Appellate Judge Rob Lineberger ordered "Ai Yori Aoshi Enishi" at Sushi King. Seconds later all of the waitresses gave him a group hug and started arguing over who got to serve him.
How long can they keep a secret?
Put one guy into close quarters with several fetching women and hilarity is bound to ensue, right? The harem subgenre of anime can be tricky. Harem animes often devolve into argument fests: bursts of static, loud and meaningless. They can err on the side of forced sensuality, cheapening the story and making the viewers feel kind of sleazy. It isn't easy to make a harem anime that provides fan service while keeping the affair wholesome and romantic. Ai Yori Aoshi managed to do just that. Will Ai Yori Aoshi Enishi be able to repeat the success?
Facts of the Case
Kaoru is a young man who has sworn off his family. He lives with a gang of women who all board at the same house. Aoi, the comely but demure landlady, is secretly betrothed to Karou, but they can't tell anyone. Of course, every gal in the house has the hots for him. His balancing act is to act natural in the face of their come-ons while stealing as much alone time with Aoi as possible.
In fairness to Ai Yori Aoshi fans, allow me to state that I'm not familiar with the series. If this review is vague in some areas, it is because I am vague in some areas, such as the foundation of the plot, why these women are living in the same house, and basically who everyone is. I looked up the basic premise on the Internet for this review (www.animeondvd.com, to be exact), but that doesn't give me firsthand knowledge.
That said, the exquisite craftsmanship that has gone into Ai Yori Aoshi Enishi is readily apparent. The characters are finely detailed, as are the backgrounds, foregrounds, middle grounds, and credits. Colors leap off of the screen, dazzling us with their pristine warmth and depth. If nothing else, you can marvel at the care that went into these episodes. Music and sound effects enhance the atmosphere of romance, making Ai Yori Aoshi Enishi come alive. It is an aurally and visually pleasing experience.
Many an anime excels at the details but fails in the delivery. Thankfully, Ai Yori Aoshi Enishi has something going on upstairs. The show thrives on stolen moments and delayed gratification. Aoi and Kaoru seem to truly love each other, but because of circumstances they are also a mystery to each other. They cannot reveal their love, so their shared screen time becomes charged with private undercurrents. The two seem unsure of each other even as they long to touch each other. This sweet tension provides the show's heart. Ai Yori Aoshi Enishi captures the feeling of burgeoning love and bottles it up for us to savor one episode at a time.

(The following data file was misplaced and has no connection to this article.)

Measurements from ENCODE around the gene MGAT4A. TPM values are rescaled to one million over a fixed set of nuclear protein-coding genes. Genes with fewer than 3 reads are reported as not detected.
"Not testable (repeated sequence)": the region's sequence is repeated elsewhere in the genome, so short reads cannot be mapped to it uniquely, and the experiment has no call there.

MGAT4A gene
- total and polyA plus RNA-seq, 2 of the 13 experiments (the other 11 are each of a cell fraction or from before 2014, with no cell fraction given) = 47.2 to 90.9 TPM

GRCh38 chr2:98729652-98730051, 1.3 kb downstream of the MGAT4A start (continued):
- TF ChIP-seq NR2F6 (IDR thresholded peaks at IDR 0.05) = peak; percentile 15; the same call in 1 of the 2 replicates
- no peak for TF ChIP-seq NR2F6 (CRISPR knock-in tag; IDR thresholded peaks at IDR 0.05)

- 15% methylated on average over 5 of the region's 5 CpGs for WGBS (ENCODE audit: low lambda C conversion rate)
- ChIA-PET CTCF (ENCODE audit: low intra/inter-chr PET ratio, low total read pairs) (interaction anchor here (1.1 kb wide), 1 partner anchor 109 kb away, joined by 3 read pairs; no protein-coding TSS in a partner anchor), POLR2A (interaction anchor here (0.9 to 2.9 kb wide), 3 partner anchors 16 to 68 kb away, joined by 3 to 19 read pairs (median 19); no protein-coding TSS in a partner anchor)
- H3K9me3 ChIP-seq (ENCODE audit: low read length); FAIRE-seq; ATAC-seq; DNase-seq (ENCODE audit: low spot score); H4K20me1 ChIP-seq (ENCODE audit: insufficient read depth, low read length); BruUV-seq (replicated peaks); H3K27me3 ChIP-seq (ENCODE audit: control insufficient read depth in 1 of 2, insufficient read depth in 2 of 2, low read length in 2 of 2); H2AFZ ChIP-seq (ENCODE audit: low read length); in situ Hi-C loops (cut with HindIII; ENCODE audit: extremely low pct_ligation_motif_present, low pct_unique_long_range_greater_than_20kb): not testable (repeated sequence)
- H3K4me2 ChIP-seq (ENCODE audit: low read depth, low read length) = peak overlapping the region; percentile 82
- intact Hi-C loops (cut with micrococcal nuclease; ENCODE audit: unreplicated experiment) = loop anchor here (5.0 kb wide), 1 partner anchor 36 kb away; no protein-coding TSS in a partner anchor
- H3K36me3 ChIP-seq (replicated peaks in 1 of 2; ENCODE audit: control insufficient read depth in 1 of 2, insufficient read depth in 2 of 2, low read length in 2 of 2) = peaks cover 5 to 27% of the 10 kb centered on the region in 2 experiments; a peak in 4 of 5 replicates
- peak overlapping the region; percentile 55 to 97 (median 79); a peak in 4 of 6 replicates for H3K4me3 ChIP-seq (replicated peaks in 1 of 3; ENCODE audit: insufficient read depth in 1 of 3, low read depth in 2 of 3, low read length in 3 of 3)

One episode at a time…
• Episode 2: "Friends"
• Episode 3: "Tennis"
• Episode 4: "Evil Spirit"
The Rebuttal Witnesses
I gather from fans of Ai Yori Aoshi that the emphasis on Enishi suspends important questions pending from the first season. Thus, if you are curious about the resolution of these issues, Ai Yori Aoshi Enishi's lackadaisical approach carries with it a measure of frustration.
Ai Yori Aoshi Enishi Volume One feels episodic rather than continuous. I prefer anime seasons to have a plot that builds, moving toward a climax or resolution. If Ai Yori Aoshi Enishi intends to be an episodic series, then this complaint lacks weight, but it has enough of a continuing story to suggest that the creators intend it to be nonepisodic. If that is the case, the episodes are decidedly lacking in forward momentum.
The DVD is scant on extras. The only real extra is a 15-minute bonus episode called "Miyuki," which features Aoi as Santa Claus. This episode is crafted with the same care and sweetness as the rest, but it also contains magic and levitation and other strangeness that firmly separate it from the show. Even I could tell that it was a stretch of the Ai Yori Aoshi universe. But hey, that's why they call it a bonus episode. As far as extras go, this is precisely the sort of thing I appreciate. I'll take a bonus episode any day over character sketches and clean opening credits.
Sweet, romantic, but with a streak of ribald humor, Ai Yori Aoshi Enishi is one of the best representations of the harem subgenre. Excellent visuals complement stereotypical-yet-interesting characters. Four and a half episodes represent good value. The opening of season two takes a lackadaisical approach to the central plot, but if you can overlook that you'll be in for an unassuming treat.
Ai Yori Aoshi Enishi is mandated to pick up the pace a little and get more consonants into the title.
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